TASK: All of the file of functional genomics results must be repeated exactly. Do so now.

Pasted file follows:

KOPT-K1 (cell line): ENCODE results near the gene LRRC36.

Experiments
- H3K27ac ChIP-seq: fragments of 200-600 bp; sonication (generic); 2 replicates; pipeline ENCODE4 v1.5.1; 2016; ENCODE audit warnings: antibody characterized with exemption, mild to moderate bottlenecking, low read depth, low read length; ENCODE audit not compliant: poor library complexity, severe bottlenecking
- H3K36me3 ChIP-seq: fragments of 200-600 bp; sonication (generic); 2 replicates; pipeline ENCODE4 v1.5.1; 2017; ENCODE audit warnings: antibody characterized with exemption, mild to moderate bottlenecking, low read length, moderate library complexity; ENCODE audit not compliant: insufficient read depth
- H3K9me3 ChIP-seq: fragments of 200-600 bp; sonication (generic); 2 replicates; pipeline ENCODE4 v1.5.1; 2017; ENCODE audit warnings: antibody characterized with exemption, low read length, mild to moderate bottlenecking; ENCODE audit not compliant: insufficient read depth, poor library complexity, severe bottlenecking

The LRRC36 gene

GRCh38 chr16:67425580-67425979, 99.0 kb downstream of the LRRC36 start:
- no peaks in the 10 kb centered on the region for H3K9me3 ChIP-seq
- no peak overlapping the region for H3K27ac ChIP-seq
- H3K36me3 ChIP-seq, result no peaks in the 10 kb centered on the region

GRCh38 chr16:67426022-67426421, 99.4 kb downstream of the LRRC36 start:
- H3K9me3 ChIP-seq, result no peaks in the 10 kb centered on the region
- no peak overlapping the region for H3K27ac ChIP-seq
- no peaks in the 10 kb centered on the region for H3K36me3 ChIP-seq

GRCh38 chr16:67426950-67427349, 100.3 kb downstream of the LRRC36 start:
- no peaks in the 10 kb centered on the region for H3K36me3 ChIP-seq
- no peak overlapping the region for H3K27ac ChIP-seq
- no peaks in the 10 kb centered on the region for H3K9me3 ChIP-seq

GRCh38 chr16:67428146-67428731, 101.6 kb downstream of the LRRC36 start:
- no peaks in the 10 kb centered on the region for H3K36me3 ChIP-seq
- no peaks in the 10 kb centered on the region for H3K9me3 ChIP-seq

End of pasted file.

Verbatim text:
KOPT-K1 (cell line): ENCODE results near the gene LRRC36.

Experiments
- H3K27ac ChIP-seq: fragments of 200-600 bp; sonication (generic); 2 replicates; pipeline ENCODE4 v1.5.1; 2016; ENCODE audit warnings: antibody characterized with exemption, mild to moderate bottlenecking, low read depth, low read length; ENCODE audit not compliant: poor library complexity, severe bottlenecking
- H3K36me3 ChIP-seq: fragments of 200-600 bp; sonication (generic); 2 replicates; pipeline ENCODE4 v1.5.1; 2017; ENCODE audit warnings: antibody characterized with exemption, mild to moderate bottlenecking, low read length, moderate library complexity; ENCODE audit not compliant: insufficient read depth
- H3K9me3 ChIP-seq: fragments of 200-600 bp; sonication (generic); 2 replicates; pipeline ENCODE4 v1.5.1; 2017; ENCODE audit warnings: antibody characterized with exemption, low read length, mild to moderate bottlenecking; ENCODE audit not compliant: insufficient read depth, poor library complexity, severe bottlenecking

The LRRC36 gene

GRCh38 chr16:67425580-67425979, 99.0 kb downstream of the LRRC36 start:
- no peaks in the 10 kb centered on the region for H3K9me3 ChIP-seq
- no peak overlapping the region for H3K27ac ChIP-seq
- H3K36me3 ChIP-seq, result no peaks in the 10 kb centered on the region

GRCh38 chr16:67426022-67426421, 99.4 kb downstream of the LRRC36 start:
- H3K9me3 ChIP-seq, result no peaks in the 10 kb centered on the region
- no peak overlapping the region for H3K27ac ChIP-seq
- no peaks in the 10 kb centered on the region for H3K36me3 ChIP-seq

GRCh38 chr16:67426950-67427349, 100.3 kb downstream of the LRRC36 start:
- no peaks in the 10 kb centered on the region for H3K36me3 ChIP-seq
- no peak overlapping the region for H3K27ac ChIP-seq
- no peaks in the 10 kb centered on the region for H3K9me3 ChIP-seq

GRCh38 chr16:67428146-67428731, 101.6 kb downstream of the LRRC36 start:
- no peaks in the 10 kb centered on the region for H3K36me3 ChIP-seq
- no peaks in the 10 kb centered on the region for H3K9me3 ChIP-seq